In November 2017 I resigned from my full-time role in Sydney, as a trainer and assessor in community services and counselling, to spend three months in Belfast, caring for my mother, who had fallen and broken her hip. She spent 8 months of that year in hospital and rehabilitation, and I lived in her small apartment while I coordinated her return to independent living.
I had a fair bit of time on my hands between days spent at the hospital or consulting care managers, social workers and doctors. I watched a lot of television! I followed a show that featured people who relocated to other countries, to facilitate lifestyle changes, and my awareness of my own situation increased; the life that my partner and I were living in our home country was only going to become tougher as we aged.
Our suburb was becoming a city, and the rising cost of living alarmed us as we faced eventual retirement on a tiny, fixed, income, while still servicing a mortgage. So, the idea of relocating took root. During one of our nightly telephone talks, I ran it past my partner, whom I expected to question my mental health. To my surprise, she readily agreed that we should look into it. We had both become dissatisfied with city life and the struggle to maintain careers. So, I did. I had three months of winter to spend playing on my laptop, researching.
The reaction of friends and family to our news-flash was revelatory. Most, once their eyebrows descended, reacted in incredibly affirming and positive ways. A hearty: “Wow!” was the most common – a feel-good reaction that demonstrated they were genuinely pleased for us. Those who said nothing demonstrated their true feelings towards us; how little they cared.
A tiny minority of the people we considered close to us barely acknowledged the event, save to ask a couple of shallow questions. I concluded that this reaction indicated either envy, or that our relationship was never more than superficial. That was disappointing, but not surprising, and I have lost no sleep, ‘though my Christmas card list has shortened.
The most common and, probably obvious, question, asked of us, from supporters and detractors alike, were: “Why Spain, and why Galicia?”
To the first part, I answered: “Why not?” So, why Galicia? Neither of us visited Galicia before. I holidayed once in Andalusia, and I liked it, but never felt drawn to it. While browsing the possibility of re-locating to Europe, Galicia was not even on my list. I looked at France, at Italy, and at Portugal before Spain. And, when Spain began to make the most sense practically, it was to Asturias that I looked. We love mountains and rivers, and we love the sea. I found beautiful Asturian houses in abundance, in lovely locations. None excited me. Practically, it also posed too many challenges at our stage in life.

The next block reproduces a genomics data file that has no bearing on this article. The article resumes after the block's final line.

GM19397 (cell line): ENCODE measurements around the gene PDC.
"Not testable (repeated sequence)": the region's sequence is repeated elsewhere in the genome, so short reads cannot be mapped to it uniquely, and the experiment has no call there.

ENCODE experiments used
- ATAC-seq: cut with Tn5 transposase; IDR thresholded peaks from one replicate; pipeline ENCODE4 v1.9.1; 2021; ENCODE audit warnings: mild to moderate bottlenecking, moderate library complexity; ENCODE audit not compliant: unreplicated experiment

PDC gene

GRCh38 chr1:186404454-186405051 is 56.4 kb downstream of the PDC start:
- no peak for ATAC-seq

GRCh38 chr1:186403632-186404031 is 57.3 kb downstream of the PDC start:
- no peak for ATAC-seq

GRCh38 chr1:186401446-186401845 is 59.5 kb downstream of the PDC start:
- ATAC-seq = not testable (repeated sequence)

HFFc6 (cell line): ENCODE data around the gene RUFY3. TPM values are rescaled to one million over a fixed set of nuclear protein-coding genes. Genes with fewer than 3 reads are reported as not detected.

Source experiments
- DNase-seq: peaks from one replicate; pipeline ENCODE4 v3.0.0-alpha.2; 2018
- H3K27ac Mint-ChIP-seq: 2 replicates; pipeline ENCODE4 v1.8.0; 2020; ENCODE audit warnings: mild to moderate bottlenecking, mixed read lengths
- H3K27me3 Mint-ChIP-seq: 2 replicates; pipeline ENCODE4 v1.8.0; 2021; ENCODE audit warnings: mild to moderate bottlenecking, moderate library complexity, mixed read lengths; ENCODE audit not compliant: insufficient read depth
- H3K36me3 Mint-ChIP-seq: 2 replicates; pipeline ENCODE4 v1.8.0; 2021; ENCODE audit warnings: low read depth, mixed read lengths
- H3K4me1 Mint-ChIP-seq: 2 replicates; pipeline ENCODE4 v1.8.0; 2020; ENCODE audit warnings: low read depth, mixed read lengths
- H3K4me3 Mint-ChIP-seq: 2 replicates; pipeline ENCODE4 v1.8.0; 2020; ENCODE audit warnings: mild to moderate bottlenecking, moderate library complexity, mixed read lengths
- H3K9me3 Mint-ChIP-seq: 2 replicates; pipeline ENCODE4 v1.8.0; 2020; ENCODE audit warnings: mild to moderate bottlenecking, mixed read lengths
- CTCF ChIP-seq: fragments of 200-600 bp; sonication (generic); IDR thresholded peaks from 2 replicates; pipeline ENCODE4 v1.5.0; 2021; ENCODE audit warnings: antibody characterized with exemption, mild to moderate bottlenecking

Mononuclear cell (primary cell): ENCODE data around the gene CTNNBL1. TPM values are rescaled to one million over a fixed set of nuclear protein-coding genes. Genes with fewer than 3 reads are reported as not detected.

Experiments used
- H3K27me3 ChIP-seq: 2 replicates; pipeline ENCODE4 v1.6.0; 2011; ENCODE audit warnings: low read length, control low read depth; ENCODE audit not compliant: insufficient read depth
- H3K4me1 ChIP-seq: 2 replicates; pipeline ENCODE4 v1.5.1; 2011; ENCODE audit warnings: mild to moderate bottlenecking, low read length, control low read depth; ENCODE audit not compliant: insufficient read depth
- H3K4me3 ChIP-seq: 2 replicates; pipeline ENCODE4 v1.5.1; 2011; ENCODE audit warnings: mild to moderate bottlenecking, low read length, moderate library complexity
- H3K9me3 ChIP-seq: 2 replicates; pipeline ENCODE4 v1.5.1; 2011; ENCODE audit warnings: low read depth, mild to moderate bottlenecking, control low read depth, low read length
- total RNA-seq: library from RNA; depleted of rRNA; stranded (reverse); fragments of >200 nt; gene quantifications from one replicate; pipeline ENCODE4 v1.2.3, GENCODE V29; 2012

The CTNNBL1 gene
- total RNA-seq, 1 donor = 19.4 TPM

Out of curiosity, and just to compare property prices, I finally typed Galicia into the search box. When the page opened, I lost my heart. The more I looked at her, the deeper I fell. Perhaps she called out to that drop of Celtic blood in my veins? Perhaps I answered the siren call of the Atlantic shores, the green mountains; those deep river ravines, ancient forests and dry-stone walls? The food, the music, the people, the strong, unbending culture all compelled me to wards Galicia.
Then, I spotted “our house.” Just as my first sight of my partner Sarah told me that she was “The One”, I looked at her and I knew. I shook poor Sarah awake at 1.30am to tell her: “I have found our house.”
Our new home sits comfortably in a hamlet of six stone houses on the fringe of a small, but vibrant village, in the region of Ribeira Sacra – the “Sacred River.”
A lane lined with blackberries, ivy, chestnut and beech and bay trees line the camino. Casa Girasol, nestles behind stone walls on high-ground, overlooking our little piece of this ancient, magical land, bordered by the wall of a 12th century convent. From the terrace, we can see the roofs of the village houses, a stork’s nest or two, and the clock tower of the casa de consello. We can hear the convent chapel bell ring the angelus at morning, noon, and sunset, summoning the nuns to their devotions; we can hear birdsong and the clacking of storks’ beaks.
Our land has a small orchard: an apple tree, a cherry tree, a pear tree, raspberries and blackcurrants. It has trees bearing sweet chestnuts, hazel and walnuts. Poppies sway in the breeze. Climbing roses scent the air.
Therein lies my answer. This is why we chose Galicia.
Next week: Heath and Sarah host their first volunteers on a scheme that matches people who need help restoring properties with volunteer workers who provide labour in return for board and lodging.